Hands off!

A few weeks ago I was reading through a Twitter storm that had seemed to add on to an original debate by Deanne Carson 2018 who advised that parents should introduce the idea of consent early in childhood.

I didn’t see too much of a problem with this if I’m honest. Whilst I appreciate the inclination to read it flippantly (my Toddler would never have his bum changed if I relied on a vehement acceptance of my request to proceed), I instinctively understood this idea of ‘consent’. For me, it was about ‘awareness’. I have always given signals to my boy about when I was going to bathe him and change him. I love to cuddle him and tickle him to giggling, but I do ask rather than just pounce for kisses. Touch is such an important and integral part of Mommy-baby bond but should we always take for granted that our child is obligated to receive it just because we like to stroke their skin…? It’s a dodgy one to negotiate.

The Fiancé wasn’t so sure about the ‘expert advice’ around contact. Until yesterday when he watched my face storm as a waitress tickled The Toddler whilst we waited for our meal.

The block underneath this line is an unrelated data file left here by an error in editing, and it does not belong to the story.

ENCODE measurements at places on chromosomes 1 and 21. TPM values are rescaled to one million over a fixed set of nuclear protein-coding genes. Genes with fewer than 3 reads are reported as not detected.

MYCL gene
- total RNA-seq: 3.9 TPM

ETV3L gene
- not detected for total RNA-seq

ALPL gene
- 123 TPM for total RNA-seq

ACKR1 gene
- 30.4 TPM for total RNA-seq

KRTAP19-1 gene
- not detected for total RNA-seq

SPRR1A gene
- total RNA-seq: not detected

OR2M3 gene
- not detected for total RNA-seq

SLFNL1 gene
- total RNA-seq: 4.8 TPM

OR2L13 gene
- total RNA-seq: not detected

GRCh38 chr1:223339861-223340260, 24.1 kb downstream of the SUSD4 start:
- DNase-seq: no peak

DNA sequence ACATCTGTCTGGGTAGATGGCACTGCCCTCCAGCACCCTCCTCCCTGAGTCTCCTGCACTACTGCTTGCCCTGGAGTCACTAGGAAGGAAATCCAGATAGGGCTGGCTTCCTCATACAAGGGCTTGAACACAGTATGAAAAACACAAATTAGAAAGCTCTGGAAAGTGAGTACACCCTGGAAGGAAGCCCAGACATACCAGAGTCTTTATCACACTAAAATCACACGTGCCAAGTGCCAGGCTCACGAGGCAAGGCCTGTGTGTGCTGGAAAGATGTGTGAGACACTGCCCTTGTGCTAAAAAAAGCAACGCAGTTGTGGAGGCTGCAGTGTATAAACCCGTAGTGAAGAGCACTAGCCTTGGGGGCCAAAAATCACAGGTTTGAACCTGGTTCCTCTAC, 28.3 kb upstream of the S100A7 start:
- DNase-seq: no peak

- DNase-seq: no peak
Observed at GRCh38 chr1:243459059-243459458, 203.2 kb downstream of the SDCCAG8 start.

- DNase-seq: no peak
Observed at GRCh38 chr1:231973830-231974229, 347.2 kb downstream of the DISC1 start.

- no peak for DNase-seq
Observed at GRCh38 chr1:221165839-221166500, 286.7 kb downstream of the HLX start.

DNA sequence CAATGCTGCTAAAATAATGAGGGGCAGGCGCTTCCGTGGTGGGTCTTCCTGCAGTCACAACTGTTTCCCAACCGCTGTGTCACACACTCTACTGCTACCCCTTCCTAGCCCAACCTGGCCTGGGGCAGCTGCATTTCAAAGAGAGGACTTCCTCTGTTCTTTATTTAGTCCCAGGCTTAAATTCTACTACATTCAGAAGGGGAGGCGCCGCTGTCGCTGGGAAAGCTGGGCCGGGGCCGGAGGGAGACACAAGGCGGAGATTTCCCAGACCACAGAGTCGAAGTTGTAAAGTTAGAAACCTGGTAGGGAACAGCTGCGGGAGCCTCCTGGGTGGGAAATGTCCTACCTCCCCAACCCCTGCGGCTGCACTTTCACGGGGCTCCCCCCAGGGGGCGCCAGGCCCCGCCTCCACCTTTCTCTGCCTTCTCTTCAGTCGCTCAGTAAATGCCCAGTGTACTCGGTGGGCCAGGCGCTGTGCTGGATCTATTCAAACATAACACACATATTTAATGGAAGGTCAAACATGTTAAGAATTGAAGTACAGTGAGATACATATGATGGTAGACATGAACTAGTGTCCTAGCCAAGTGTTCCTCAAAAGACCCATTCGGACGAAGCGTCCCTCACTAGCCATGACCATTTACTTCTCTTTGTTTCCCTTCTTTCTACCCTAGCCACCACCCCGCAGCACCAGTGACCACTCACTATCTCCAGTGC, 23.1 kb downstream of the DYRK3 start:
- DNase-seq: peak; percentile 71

The waitress had approached the table to ask if we were ready for the main course. The Toddler was day in his high chair and she was behind him. Without any verbal signal to him, greeting or care for my consent – she proceeded to tickle the back of his neck. Initially The Toddler laughed. He thought it was me. When she repeated the action and he turned to see that there was a stranger standing beside him, he signalled his ‘shy’ face and moved away from her. She went to do it again. But this time asked if he liked to be tickled. I said ‘no’ in what I gather was a very stern voice based upon her hasty retreat. And the Fiancé’s chuckle: “your face!” He said.